Once difficult and expensive even for the most technologically advanced labs, genetic testing is fast becoming a cheap and easy consumer product. With a little spit and 200 dollars, you can find out your risk for everything from cystic fibrosis to lactose intolerance.
Articles from Popular Science
“Bubonic” is almost onomatopoeic. It sounds bulbous and grotesque and ancient. It sounds like something your great great grandmother might have contracted as a child, along with “the consumption.” So when headlines proclaim that the bubonic plague is alive in Arizona (or New Mexico, or wherever) it feels like some archaic monster has risen from the grave. The reality is that it never actually died.
Forget Smokey the Bear. The Forest Service has a new message for Americans: Keep your drones out of their wildfires.
Every year, young sea turtles migrate up the US East Coast to spend the summer foraging in northerly waters. Sometimes, they wind up in the Gulf of Maine, which stretches from Cape Cod Bay to Nova Scotia. As the weather cools, the turtles, including endangered Kemp's ridley and loggerhead turtles, begin to swim south.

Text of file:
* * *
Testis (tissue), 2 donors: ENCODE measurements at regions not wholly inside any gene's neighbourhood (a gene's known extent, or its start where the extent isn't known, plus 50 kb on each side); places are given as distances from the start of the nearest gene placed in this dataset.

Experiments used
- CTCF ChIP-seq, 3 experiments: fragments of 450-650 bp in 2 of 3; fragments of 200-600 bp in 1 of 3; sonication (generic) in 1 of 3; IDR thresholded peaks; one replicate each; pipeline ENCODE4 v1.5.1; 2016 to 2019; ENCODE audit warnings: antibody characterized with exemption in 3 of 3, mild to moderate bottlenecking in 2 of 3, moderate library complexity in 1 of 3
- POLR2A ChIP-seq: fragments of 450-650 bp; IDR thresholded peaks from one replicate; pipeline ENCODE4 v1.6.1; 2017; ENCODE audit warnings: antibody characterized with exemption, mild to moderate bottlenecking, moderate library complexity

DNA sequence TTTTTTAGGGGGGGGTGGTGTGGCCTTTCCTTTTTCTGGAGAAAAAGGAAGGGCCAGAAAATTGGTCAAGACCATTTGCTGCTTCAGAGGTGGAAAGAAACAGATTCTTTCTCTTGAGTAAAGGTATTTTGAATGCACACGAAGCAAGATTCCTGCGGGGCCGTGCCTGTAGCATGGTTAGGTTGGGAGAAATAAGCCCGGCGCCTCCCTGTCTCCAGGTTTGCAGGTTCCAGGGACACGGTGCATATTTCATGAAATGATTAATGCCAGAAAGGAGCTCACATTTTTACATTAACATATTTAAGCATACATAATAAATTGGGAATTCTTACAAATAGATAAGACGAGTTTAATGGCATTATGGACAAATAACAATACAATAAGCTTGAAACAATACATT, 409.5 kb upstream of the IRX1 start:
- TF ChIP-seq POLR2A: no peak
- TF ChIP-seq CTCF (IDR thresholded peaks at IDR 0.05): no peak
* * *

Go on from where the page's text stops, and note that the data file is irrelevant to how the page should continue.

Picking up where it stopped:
You can make a battery out of a lemon, a tomato, an orange or a stack of old two cent coins. And now, thanks to a miracle of modern science, you can make a battery using spit.
What makes lollies taste sweet and coffee taste bitter, and not the other way around? In a study published this week in Nature, researchers identified the secret ingredient that keeps our tastes distinct.
On October 9, 2006, North Korea conducted its first nuclear test. Since then, the nation has tested nuclear devices four more times, most recently in September 2016. Running parallel and complementary to the nuclear program is a missile program that, twice in July, tested ICBMs with a range that can likely reach most of the continental United States.
It's no secret that exercise makes your heart bigger in a healthy way, helping it to pump blood more efficiently and lessening the potential for heart failure. Figuring out a way to mimic the way exercise manages to do this could be an extremely beneficial way to treat certain types of heart conditions.
One man's garbage is another man's treasure. Or in this case, one space telescope's extra data is another researcher's gold mine.
In less than two years, the New Horizons space probe is going to go whizzing by an object a billion miles further away from us than Pluto at speeds of up to 30,000 miles per hour. We know generally where that object—MU69, a cold dark object in the Kuiper Belt—will be thanks to telescope observations, otherwise we wouldn't be able to rendezvous with it at all, but like a blind date, we're not 100 percent sure what to expect.